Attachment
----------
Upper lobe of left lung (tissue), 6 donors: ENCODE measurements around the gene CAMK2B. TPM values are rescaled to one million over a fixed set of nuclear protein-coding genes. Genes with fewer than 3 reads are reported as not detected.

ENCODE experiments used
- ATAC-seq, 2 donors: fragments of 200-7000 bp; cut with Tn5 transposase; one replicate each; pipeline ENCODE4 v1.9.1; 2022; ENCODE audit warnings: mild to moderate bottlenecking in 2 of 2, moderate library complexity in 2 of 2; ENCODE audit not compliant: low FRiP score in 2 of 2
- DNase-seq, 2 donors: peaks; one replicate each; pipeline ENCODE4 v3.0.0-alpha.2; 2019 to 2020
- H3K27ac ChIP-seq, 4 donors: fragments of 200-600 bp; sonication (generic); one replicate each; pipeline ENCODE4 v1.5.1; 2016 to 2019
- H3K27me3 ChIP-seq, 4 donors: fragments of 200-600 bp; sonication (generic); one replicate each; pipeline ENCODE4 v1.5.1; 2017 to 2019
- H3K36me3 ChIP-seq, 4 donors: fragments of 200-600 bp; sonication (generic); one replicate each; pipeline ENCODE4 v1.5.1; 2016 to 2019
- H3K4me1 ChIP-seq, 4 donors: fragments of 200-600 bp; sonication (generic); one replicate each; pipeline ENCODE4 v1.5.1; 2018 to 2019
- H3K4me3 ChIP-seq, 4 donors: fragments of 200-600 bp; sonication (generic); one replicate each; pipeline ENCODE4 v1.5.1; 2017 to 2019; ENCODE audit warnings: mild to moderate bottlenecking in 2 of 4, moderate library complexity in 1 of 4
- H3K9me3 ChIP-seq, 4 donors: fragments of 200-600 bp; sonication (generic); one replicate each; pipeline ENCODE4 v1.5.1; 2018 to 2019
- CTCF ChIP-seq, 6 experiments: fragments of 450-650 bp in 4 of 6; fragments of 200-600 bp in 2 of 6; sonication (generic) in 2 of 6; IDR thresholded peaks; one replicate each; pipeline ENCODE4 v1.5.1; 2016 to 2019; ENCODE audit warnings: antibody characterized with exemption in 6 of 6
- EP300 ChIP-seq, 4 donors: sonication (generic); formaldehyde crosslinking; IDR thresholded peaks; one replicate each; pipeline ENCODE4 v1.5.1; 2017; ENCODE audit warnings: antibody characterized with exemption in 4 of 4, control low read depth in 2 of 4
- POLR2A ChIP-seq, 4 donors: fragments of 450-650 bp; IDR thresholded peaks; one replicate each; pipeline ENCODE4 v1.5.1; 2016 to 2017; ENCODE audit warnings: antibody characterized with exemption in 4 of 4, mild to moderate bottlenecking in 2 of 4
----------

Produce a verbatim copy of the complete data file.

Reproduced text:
Upper lobe of left lung (tissue), 6 donors: ENCODE measurements around the gene CAMK2B. TPM values are rescaled to one million over a fixed set of nuclear protein-coding genes. Genes with fewer than 3 reads are reported as not detected.

ENCODE experiments used
- ATAC-seq, 2 donors: fragments of 200-7000 bp; cut with Tn5 transposase; one replicate each; pipeline ENCODE4 v1.9.1; 2022; ENCODE audit warnings: mild to moderate bottlenecking in 2 of 2, moderate library complexity in 2 of 2; ENCODE audit not compliant: low FRiP score in 2 of 2
- DNase-seq, 2 donors: peaks; one replicate each; pipeline ENCODE4 v3.0.0-alpha.2; 2019 to 2020
- H3K27ac ChIP-seq, 4 donors: fragments of 200-600 bp; sonication (generic); one replicate each; pipeline ENCODE4 v1.5.1; 2016 to 2019
- H3K27me3 ChIP-seq, 4 donors: fragments of 200-600 bp; sonication (generic); one replicate each; pipeline ENCODE4 v1.5.1; 2017 to 2019
- H3K36me3 ChIP-seq, 4 donors: fragments of 200-600 bp; sonication (generic); one replicate each; pipeline ENCODE4 v1.5.1; 2016 to 2019
- H3K4me1 ChIP-seq, 4 donors: fragments of 200-600 bp; sonication (generic); one replicate each; pipeline ENCODE4 v1.5.1; 2018 to 2019
- H3K4me3 ChIP-seq, 4 donors: fragments of 200-600 bp; sonication (generic); one replicate each; pipeline ENCODE4 v1.5.1; 2017 to 2019; ENCODE audit warnings: mild to moderate bottlenecking in 2 of 4, moderate library complexity in 1 of 4
- H3K9me3 ChIP-seq, 4 donors: fragments of 200-600 bp; sonication (generic); one replicate each; pipeline ENCODE4 v1.5.1; 2018 to 2019
- CTCF ChIP-seq, 6 experiments: fragments of 450-650 bp in 4 of 6; fragments of 200-600 bp in 2 of 6; sonication (generic) in 2 of 6; IDR thresholded peaks; one replicate each; pipeline ENCODE4 v1.5.1; 2016 to 2019; ENCODE audit warnings: antibody characterized with exemption in 6 of 6
- EP300 ChIP-seq, 4 donors: sonication (generic); formaldehyde crosslinking; IDR thresholded peaks; one replicate each; pipeline ENCODE4 v1.5.1; 2017; ENCODE audit warnings: antibody characterized with exemption in 4 of 4, control low read depth in 2 of 4
- POLR2A ChIP-seq, 4 donors: fragments of 450-650 bp; IDR thresholded peaks; one replicate each; pipeline ENCODE4 v1.5.1; 2016 to 2017; ENCODE audit warnings: antibody characterized with exemption in 4 of 4, mild to moderate bottlenecking in 2 of 4